The government has announced an extension of the ban on commercial evictions for three months to 30 June.
The government's position has been to leave commercial landlords and tenants to agree their own arrangements for paying or writing off rent debts, and a code of conduct setting out best practice for these negotiations was published last year. However, the code did not give firm guidelines or additional protections for tenants, and it has been described as ‘toothless' and a ‘waste of time'.
But now the government has said that if these discussions do not happen, and there remains a significant risk to jobs, it is prepared to take further steps. It is launching a call for evidence on commercial rents to help monitor the progress of negotiations between tenants and landlords.
The call for evidence will also set out potential steps the government could take after 30 June, ranging from a phased withdrawal of current protections to legislation targeted at those businesses most affected by Covid-19.
Michael Kill, chief executive of the Night-Time Industries Association (NTIA), said rent debt that continues to pile up for business owners will inevitably compromise their future and the issue needed government intervention.
He said: "[This] will require lead departments to use this period to address these issues and look at potential solutions where the stakeholders share the burden of debt from rent arrears. Consideration needs to be given to a more robust code of conduct, which would require some mandatory elements within it, similar to the Australian model, ensuring that each stakeholder comes to the table to resolve this current situation."
UKHospitality chief executive Kate Nicholls said: "Extending the moratorium is a sensible and positive step by the government. It was really the only option for businesses that are on the brink of reopening but have piled up so much rent debt over the past year.
"It is even more encouraging to see the government issuing a call for evidence on the possibility of additional measures to solve the rent crisis. Rent debt has spiralled to unmanageable levels for too many businesses through no fault of their own. We have reached an impasse that threatens the survival of many businesses right at the moment that they are looking to reopen and rebuild.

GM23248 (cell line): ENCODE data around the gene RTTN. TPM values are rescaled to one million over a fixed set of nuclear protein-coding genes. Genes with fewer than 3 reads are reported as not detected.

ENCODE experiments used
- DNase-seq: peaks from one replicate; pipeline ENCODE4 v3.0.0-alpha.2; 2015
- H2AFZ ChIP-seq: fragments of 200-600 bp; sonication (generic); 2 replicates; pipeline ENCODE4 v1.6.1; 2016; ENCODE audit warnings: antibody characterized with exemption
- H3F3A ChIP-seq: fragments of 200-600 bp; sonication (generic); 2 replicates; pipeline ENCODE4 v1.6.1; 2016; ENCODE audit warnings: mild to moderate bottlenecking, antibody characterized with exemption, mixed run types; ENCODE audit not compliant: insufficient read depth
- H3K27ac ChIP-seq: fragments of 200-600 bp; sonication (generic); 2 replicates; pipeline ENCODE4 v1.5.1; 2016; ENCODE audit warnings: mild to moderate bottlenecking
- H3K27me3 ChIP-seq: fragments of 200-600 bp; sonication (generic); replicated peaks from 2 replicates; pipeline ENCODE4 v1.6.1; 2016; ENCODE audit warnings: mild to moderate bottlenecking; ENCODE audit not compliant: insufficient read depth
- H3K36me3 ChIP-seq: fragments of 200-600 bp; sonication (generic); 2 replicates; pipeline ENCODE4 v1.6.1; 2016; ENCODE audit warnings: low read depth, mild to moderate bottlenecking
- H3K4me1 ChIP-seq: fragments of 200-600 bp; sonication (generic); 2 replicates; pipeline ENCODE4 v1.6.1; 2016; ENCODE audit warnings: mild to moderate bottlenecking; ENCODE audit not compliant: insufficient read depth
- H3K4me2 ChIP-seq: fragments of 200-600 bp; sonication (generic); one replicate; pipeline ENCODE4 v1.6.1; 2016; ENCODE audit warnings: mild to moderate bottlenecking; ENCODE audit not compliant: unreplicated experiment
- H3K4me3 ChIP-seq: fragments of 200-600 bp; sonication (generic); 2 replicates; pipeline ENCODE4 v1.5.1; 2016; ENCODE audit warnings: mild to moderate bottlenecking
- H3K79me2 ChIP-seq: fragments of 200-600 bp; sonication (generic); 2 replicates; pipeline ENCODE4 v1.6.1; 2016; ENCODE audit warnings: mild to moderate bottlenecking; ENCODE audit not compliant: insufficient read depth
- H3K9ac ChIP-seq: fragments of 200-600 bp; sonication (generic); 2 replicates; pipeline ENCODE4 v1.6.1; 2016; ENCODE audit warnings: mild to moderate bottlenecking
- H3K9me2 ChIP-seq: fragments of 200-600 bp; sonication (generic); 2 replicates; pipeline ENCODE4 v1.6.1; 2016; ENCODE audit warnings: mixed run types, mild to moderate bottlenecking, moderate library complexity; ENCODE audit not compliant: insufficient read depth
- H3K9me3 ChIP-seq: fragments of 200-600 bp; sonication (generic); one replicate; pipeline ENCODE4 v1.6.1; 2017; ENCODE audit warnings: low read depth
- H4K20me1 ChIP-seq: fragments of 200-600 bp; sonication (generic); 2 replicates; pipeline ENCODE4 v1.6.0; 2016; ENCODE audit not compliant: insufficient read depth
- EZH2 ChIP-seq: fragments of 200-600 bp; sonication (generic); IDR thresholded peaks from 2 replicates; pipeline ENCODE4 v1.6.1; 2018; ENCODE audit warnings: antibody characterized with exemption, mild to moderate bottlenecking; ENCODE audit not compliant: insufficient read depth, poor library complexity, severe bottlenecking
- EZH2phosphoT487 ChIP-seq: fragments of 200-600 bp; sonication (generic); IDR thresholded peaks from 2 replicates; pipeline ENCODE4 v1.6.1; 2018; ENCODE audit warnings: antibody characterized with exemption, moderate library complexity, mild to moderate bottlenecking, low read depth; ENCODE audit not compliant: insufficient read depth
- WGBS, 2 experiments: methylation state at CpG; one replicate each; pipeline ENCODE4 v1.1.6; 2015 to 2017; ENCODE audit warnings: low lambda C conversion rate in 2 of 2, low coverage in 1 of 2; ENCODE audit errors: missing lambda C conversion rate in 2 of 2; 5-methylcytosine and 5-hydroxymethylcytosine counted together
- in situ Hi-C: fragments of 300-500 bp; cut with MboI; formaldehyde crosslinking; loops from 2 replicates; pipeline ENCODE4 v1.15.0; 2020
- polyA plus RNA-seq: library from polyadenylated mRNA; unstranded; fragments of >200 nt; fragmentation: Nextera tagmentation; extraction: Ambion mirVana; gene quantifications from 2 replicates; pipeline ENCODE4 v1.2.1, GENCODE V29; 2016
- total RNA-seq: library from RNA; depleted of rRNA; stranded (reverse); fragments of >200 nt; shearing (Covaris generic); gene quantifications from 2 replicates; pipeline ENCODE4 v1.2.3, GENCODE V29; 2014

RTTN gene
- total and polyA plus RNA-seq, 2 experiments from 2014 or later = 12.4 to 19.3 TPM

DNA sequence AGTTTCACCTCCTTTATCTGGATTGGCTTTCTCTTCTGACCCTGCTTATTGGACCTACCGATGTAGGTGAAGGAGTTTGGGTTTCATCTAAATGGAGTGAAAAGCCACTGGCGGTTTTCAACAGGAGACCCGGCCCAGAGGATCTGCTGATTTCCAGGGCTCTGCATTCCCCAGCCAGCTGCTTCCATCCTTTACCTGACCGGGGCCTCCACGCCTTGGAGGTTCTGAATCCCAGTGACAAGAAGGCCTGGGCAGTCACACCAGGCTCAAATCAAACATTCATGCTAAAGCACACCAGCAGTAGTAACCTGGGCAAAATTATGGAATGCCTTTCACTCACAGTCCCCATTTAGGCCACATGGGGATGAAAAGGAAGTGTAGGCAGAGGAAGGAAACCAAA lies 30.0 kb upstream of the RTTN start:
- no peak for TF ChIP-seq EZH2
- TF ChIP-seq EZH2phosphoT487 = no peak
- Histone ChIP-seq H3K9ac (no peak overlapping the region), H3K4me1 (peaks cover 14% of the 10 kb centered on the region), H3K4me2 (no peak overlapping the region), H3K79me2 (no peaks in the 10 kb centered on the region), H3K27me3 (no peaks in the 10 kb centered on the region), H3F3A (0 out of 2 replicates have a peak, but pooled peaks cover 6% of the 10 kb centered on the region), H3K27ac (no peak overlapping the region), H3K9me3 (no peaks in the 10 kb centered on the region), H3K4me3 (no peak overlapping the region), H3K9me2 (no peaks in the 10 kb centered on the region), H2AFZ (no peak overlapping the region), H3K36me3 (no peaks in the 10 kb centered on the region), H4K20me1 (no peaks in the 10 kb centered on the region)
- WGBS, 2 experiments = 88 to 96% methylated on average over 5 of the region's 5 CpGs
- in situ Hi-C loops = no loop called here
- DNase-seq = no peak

"The government's suggestion of a phased approach and targeted legislation could provide the flexibility combined with incentive our businesses need. We hope that this motivates landlords to come to the table with meaningful concessions. Refusal to do so would force the government to go down the legislative route, which would cause greater delays and trigger further business closures, even upon reopening, due to unsustainable levels of debt with no end in sight.
"UKHospitality has been long calling for a government-brokered solution to the problem. We must find a mutually agreeable solution that works for all parties involved – tenants, landlords and investors. Tenants have borne the brunt of the pain of closure so far and it is clear that others need to take their share, too. It is integral to the future of the UK's hospitality sector and high streets across the country, which we hope will drive the economic recovery of the country. We hope the government investigates this avenue of approach. It must also now extend the insolvency moratorium to provide full protection."